Flowers may be a symbol of love and consideration, but consumers worry those same traits aren’t reflected in the way they’re grown.
Currently, the U.S. sources 78% of cut flowers sold at retail from Colombia and Ecuador. Growers in these and other exporting countries have become incredibly efficient over the years, able to meet the demands of the $32 billion American flower market. However, according to watchdog groups and exposes like the 2007 book “Flower Confidential,” working conditions can be extremely poor. And, with the local movement in full force, some consumers might find it unsettling that a supermarket rose traveled halfway around the world.
Retailers have begun to address these concerns by applying fair trade practices to their floral sourcing. Whole Foods, Austin, Texas, offers its “Whole Trade Guarantee” label, which ensures customers that the flowers were grown under ethical working conditions and with minimal impact to the environment.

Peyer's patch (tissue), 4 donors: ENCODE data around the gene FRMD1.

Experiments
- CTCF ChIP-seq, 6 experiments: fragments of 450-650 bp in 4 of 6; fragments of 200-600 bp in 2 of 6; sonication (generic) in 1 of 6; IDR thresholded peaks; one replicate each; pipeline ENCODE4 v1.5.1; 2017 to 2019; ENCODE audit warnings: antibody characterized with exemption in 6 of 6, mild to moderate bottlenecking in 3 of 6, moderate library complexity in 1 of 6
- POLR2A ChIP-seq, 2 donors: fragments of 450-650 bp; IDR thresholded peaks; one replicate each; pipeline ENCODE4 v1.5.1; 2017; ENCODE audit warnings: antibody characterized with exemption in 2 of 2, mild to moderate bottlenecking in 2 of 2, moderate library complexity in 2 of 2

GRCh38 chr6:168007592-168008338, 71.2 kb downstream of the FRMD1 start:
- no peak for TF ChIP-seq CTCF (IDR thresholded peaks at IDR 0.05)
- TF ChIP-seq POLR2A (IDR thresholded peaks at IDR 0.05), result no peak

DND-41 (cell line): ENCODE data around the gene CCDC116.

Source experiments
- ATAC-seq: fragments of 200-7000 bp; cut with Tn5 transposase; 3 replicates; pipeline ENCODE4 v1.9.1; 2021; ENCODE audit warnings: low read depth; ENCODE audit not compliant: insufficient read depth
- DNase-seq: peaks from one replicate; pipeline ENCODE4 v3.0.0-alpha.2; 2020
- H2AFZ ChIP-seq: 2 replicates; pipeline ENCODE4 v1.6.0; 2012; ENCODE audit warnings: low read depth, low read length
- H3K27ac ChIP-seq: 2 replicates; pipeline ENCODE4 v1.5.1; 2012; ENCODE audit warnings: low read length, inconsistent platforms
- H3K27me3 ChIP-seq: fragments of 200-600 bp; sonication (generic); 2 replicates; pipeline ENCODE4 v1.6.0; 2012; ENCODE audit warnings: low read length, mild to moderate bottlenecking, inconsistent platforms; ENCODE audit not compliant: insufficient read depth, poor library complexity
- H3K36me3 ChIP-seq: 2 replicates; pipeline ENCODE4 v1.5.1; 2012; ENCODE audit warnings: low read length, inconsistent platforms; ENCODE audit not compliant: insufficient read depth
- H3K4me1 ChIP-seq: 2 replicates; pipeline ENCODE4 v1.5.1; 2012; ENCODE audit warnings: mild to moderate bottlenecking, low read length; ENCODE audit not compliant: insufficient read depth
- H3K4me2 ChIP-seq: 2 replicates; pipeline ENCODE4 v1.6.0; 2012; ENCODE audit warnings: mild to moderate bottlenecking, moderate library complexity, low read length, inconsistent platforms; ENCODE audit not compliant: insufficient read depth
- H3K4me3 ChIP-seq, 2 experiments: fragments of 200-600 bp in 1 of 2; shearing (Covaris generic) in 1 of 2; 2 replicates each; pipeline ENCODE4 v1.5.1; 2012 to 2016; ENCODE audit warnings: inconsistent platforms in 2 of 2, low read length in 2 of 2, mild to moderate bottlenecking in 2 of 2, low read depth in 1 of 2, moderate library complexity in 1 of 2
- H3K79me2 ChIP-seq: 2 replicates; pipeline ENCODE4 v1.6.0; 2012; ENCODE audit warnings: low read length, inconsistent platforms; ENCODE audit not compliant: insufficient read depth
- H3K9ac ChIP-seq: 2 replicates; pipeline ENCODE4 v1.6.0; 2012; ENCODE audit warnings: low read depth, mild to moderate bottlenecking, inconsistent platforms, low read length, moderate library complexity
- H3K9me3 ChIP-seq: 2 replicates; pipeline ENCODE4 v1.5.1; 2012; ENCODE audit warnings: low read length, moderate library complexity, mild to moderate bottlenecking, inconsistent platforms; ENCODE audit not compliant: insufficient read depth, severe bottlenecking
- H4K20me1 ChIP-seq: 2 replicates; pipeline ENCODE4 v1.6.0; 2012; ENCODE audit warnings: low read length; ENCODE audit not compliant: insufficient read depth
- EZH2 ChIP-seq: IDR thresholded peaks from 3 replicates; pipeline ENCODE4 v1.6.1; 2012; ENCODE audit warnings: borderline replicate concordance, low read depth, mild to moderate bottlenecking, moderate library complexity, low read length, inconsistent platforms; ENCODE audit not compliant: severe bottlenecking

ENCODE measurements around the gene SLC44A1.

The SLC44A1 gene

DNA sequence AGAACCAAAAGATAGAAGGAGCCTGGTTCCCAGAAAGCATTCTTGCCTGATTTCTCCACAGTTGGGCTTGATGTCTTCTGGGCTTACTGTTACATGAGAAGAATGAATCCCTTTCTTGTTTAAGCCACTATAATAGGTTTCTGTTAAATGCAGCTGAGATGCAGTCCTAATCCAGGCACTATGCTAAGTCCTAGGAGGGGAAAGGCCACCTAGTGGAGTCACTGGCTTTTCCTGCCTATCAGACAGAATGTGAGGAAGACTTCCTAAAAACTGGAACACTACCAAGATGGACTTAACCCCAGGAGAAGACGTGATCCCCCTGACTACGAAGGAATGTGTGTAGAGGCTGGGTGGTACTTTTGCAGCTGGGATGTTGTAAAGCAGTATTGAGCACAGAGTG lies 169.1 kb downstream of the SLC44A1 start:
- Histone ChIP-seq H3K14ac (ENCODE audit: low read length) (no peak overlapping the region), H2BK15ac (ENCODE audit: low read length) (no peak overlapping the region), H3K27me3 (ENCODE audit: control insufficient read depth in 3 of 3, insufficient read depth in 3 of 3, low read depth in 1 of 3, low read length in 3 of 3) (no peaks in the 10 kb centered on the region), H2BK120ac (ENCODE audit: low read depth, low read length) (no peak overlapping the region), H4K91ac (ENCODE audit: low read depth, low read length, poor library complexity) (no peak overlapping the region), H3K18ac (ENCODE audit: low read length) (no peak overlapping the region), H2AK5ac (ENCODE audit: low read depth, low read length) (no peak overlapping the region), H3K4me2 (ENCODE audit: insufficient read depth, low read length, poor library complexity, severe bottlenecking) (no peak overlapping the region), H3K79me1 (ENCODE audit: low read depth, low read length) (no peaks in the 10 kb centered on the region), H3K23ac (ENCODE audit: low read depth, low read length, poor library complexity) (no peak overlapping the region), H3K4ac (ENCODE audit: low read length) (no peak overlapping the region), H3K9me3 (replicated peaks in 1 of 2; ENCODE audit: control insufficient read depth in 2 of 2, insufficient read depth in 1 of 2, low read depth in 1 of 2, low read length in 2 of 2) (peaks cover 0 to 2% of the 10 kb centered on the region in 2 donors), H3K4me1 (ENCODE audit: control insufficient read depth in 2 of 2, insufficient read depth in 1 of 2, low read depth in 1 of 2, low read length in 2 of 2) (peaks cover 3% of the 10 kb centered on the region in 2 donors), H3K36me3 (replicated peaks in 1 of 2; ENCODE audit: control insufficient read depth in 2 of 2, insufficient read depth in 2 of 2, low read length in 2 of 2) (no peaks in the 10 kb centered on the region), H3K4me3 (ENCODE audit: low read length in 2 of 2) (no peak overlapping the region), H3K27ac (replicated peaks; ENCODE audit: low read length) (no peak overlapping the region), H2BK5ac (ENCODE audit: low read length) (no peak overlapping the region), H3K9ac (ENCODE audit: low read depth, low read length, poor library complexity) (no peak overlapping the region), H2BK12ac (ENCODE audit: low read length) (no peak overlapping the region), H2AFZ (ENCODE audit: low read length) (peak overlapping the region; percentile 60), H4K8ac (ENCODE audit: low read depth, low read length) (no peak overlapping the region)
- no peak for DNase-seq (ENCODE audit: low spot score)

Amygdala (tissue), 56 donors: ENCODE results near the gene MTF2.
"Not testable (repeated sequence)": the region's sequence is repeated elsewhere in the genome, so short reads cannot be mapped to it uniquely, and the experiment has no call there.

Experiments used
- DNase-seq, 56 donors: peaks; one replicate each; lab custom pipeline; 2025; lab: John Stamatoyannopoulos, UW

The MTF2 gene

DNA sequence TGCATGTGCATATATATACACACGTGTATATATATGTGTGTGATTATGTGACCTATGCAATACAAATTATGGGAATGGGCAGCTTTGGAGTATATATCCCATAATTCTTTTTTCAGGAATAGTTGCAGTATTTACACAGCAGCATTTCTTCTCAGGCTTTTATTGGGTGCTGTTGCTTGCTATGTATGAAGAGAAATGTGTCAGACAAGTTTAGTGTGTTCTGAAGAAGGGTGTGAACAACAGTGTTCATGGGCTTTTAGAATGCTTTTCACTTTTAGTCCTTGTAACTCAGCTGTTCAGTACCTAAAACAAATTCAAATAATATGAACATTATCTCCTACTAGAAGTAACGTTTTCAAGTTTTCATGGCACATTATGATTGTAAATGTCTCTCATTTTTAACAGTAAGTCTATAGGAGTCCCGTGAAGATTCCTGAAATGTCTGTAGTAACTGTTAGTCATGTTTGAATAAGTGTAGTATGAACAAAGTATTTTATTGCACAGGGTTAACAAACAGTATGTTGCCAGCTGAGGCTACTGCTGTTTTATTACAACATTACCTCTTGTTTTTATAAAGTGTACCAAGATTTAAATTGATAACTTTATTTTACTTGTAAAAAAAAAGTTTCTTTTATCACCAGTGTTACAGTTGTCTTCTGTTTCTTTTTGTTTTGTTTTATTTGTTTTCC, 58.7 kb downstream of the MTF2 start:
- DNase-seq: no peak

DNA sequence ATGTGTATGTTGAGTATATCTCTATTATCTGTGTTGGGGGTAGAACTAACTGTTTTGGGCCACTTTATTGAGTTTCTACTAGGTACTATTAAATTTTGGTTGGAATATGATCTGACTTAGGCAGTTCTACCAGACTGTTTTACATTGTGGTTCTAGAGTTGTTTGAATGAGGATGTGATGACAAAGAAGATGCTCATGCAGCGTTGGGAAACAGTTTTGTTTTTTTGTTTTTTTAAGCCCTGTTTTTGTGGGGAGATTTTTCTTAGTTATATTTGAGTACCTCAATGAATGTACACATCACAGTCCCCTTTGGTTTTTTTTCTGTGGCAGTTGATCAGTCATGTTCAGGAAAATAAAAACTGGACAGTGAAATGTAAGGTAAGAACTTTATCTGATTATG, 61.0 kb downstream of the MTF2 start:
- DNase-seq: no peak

Whole Foods and other companies also source flowers locally. At Kowalski’s Markets, Woodbury, Minn., customers can find the retailer’s “Minnesota Grown” tags on many of the selections, from roses to mums.
“‘Minnesota Grown’ in a big deal for us and we make sure to signage that appropriately for customers,” said Floral Manager Gary Paone.
Tom Lavagetto, floral analyst and president of Floral Marketing Solutions, Spokane, Wash., noted that sourcing concerns are nothing new for the industry.
“Floral was one of the first industries to address these issues of fair trade and sustainability, and I think they’ll continue to expand these services into the future,” he said.
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